Flags Buried Alive

The artist AA Bronson returned to his New York home after the 9/11 terrorist attacks:

What I found there is inscribed indelibly on my brain: a thick chalky dust of glass, concrete, paper, asbestos and human flesh that covered everything; and American flags, everywhere. Within a month I had purchased my first flag on eBay.

I made 10 paintings, each constructed of a used American flag, mounted on raw linen, and coated in layers of an antique preparation of rabbit skin glue, Champagne chalk, and honey. This compound was, historically, used to prepare the ground upon which a painting was made. But here the ground becomes the painting itself, shrouding each flag—with their history implicit in torn edges, holes and rips—in a dusty poetic silence.

Americans are famously obsessed with their flag, even disposing of used flags through burial or cremation. But my form of burial is more akin to 9/11 itself, kind of burying it alive, transforming it into an emblem of loss and mourning, not only for 9/11 but also for the America I once knew. [From an interview with Sara Hay in i-D, 2 Feb 2015]

AA Bronson examines one of his flag-canvasses in process of producing the White Flag exhibit at Galerie Esther Schipper, Berlin. From his twitter feed.
AA Bronson examines one of his flag-canvasses in process of producing the White Flag exhibit at Galerie Esther Schipper, Berlin. From his twitter feed.
Production of a white flag.  From the artist's twitter feed.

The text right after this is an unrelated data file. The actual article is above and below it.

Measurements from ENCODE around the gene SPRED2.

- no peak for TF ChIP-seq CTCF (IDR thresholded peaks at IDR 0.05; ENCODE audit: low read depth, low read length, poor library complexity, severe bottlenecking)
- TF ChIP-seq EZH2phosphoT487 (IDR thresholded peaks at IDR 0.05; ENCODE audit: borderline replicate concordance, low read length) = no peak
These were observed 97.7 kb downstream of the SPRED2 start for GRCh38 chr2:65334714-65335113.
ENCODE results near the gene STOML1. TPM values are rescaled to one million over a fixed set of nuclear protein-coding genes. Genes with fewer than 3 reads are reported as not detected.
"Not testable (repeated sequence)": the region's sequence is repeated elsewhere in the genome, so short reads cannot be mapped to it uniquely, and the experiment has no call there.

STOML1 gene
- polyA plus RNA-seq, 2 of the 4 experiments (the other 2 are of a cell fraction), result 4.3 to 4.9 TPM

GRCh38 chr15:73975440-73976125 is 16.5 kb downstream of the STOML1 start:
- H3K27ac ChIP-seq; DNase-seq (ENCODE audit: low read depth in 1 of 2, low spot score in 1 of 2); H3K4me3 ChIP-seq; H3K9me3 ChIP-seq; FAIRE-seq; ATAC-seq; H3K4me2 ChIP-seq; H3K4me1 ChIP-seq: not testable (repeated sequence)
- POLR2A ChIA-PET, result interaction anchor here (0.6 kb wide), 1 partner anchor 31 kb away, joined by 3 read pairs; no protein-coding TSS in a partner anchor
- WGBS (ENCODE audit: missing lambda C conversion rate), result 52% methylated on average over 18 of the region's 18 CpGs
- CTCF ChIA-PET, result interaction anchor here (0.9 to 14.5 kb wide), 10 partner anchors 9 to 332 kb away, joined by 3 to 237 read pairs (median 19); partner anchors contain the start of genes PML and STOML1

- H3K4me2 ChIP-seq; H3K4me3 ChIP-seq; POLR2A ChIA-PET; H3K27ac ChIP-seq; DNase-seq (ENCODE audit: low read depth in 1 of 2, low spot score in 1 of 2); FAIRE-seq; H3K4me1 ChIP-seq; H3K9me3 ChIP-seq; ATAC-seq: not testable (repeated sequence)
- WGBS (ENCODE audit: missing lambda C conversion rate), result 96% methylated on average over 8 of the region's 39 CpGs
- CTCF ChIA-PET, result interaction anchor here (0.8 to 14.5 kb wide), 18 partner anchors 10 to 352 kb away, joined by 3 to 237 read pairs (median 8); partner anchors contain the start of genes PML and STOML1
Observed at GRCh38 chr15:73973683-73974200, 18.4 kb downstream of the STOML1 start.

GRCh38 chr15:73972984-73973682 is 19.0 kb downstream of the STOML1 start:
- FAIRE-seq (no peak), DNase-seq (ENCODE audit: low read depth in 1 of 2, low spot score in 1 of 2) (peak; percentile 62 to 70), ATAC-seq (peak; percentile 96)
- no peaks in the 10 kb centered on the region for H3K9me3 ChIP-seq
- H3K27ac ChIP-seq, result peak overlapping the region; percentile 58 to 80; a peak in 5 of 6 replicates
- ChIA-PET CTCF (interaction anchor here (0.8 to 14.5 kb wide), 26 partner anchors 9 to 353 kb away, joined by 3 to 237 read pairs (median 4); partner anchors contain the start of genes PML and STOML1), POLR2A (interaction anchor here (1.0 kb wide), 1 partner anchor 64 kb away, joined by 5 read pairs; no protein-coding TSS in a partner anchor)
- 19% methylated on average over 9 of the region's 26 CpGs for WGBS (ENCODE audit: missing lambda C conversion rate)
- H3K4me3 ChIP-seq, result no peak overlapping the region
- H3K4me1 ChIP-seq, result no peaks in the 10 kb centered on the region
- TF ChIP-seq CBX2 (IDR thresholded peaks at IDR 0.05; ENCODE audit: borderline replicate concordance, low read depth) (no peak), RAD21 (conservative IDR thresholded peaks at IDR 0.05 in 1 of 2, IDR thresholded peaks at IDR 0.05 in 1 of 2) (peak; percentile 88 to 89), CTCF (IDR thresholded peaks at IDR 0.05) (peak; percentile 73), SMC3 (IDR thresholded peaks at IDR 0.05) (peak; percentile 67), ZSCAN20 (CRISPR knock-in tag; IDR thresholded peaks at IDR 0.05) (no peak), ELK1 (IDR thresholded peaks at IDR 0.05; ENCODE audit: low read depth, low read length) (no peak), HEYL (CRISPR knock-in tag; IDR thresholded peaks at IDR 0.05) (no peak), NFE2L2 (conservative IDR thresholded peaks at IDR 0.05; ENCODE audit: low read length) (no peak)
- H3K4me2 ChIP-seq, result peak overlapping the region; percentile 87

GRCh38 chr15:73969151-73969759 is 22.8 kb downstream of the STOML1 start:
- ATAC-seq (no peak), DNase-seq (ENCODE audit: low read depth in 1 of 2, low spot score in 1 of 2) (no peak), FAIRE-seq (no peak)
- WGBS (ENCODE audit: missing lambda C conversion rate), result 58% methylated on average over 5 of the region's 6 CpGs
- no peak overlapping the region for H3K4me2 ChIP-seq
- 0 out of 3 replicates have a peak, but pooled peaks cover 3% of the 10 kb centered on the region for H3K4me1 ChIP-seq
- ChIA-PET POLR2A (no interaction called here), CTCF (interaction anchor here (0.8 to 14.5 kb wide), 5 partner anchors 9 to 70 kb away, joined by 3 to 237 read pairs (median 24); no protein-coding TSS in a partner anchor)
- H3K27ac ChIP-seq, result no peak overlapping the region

Production of a white flag. From the artist’s twitter feed.
A large production.  From the artist's twitter feed.
A large production. From the artist’s twitter feed.
"The final painting for WHITE FLAG at #EstherSchipper. Still wet. " From the artists's twitter stream.
“The final painting for WHITE FLAG at #EstherSchipper. Still wet.” From the artists’s twitter stream.

On the title of his solo show at Galerie Esther Schipper, Berlin:

The title describes the paintings, but it also alludes to the plant, White Flag, or Cemetery Iris, a white flower popular in Muslim and Christian cemeteries that’s been cultivated for over 3500 years. I’ve been working with poisonous plants for the last few years, plants associated with witchcraft, magic and medicine. White Flag is highly poisonous, invasive, and infertile. Indigenous to North Africa and the Middle East it travelled with the Muslims to Spain and then with the Spanish to America. It’s strange that a flower with such a long history in Muslim cemeteries has now come to represent Christian cemeteries as well! [From an interview with Sara Hay in i-D, 2 Feb 2015]

Iris albicans
Iris albicans, the White Flag or Cemetery Iris. From Wikipedia.

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Author: SDM

Ethnography * Technology * Design

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